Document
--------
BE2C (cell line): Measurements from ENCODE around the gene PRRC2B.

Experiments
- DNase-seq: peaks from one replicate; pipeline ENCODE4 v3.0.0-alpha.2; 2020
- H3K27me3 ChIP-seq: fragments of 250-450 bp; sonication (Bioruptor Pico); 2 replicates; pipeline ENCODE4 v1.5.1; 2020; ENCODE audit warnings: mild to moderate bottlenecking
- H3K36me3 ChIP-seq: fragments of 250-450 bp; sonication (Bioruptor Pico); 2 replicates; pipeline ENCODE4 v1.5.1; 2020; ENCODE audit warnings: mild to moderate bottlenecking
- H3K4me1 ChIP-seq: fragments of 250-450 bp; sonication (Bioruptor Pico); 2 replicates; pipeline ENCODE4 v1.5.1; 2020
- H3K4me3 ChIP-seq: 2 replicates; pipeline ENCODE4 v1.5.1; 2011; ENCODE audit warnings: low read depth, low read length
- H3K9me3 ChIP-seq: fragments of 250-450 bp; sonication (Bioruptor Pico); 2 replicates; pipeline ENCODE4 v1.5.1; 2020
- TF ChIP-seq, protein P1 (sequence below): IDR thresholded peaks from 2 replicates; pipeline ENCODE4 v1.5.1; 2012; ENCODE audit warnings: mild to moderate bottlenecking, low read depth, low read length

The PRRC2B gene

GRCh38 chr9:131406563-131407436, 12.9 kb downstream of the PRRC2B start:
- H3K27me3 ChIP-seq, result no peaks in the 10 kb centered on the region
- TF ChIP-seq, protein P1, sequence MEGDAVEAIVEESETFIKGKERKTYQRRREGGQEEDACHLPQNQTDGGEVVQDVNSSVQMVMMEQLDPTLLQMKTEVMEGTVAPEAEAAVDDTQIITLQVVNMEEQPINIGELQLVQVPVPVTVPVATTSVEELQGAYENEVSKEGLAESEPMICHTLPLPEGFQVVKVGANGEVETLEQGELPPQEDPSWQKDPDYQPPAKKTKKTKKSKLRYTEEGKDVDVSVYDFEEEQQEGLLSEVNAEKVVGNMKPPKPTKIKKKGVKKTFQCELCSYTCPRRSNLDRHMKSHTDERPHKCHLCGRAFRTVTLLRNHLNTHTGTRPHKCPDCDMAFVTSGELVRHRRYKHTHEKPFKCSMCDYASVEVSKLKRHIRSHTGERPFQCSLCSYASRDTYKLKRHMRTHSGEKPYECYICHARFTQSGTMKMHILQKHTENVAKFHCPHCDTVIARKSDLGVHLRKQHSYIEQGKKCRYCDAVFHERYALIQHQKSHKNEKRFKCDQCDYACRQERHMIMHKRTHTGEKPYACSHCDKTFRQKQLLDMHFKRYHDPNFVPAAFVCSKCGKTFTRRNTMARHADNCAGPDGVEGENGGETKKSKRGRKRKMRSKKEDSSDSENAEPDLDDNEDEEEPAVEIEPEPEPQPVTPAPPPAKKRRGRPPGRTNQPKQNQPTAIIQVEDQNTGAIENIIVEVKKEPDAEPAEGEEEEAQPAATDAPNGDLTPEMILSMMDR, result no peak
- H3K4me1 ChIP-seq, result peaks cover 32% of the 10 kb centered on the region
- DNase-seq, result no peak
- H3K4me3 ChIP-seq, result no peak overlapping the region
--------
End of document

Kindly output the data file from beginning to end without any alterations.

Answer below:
BE2C (cell line): Measurements from ENCODE around the gene PRRC2B.

Experiments
- DNase-seq: peaks from one replicate; pipeline ENCODE4 v3.0.0-alpha.2; 2020
- H3K27me3 ChIP-seq: fragments of 250-450 bp; sonication (Bioruptor Pico); 2 replicates; pipeline ENCODE4 v1.5.1; 2020; ENCODE audit warnings: mild to moderate bottlenecking
- H3K36me3 ChIP-seq: fragments of 250-450 bp; sonication (Bioruptor Pico); 2 replicates; pipeline ENCODE4 v1.5.1; 2020; ENCODE audit warnings: mild to moderate bottlenecking
- H3K4me1 ChIP-seq: fragments of 250-450 bp; sonication (Bioruptor Pico); 2 replicates; pipeline ENCODE4 v1.5.1; 2020
- H3K4me3 ChIP-seq: 2 replicates; pipeline ENCODE4 v1.5.1; 2011; ENCODE audit warnings: low read depth, low read length
- H3K9me3 ChIP-seq: fragments of 250-450 bp; sonication (Bioruptor Pico); 2 replicates; pipeline ENCODE4 v1.5.1; 2020
- TF ChIP-seq, protein P1 (sequence below): IDR thresholded peaks from 2 replicates; pipeline ENCODE4 v1.5.1; 2012; ENCODE audit warnings: mild to moderate bottlenecking, low read depth, low read length

The PRRC2B gene

GRCh38 chr9:131406563-131407436, 12.9 kb downstream of the PRRC2B start:
- H3K27me3 ChIP-seq, result no peaks in the 10 kb centered on the region
- TF ChIP-seq, protein P1, sequence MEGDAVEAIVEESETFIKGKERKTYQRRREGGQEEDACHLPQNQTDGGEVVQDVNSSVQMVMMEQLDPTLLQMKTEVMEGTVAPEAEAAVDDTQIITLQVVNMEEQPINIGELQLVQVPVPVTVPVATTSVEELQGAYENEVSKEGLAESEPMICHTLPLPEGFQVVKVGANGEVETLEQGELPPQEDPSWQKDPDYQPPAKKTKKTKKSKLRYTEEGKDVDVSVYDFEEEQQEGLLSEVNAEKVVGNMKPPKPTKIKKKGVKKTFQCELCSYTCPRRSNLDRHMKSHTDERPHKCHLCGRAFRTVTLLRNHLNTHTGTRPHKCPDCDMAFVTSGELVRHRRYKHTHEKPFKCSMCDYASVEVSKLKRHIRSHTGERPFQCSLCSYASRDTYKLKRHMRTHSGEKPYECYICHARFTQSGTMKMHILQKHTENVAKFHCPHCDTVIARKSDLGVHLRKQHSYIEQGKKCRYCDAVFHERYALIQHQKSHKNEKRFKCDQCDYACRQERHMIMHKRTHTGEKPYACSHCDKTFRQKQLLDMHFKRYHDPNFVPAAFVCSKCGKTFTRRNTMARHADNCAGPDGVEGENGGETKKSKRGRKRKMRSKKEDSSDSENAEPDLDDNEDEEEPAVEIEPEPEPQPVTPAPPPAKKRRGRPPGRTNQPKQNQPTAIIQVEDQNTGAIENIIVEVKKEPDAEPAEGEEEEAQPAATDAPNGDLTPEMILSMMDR, result no peak
- H3K4me1 ChIP-seq, result peaks cover 32% of the 10 kb centered on the region
- DNase-seq, result no peak
- H3K4me3 ChIP-seq, result no peak overlapping the region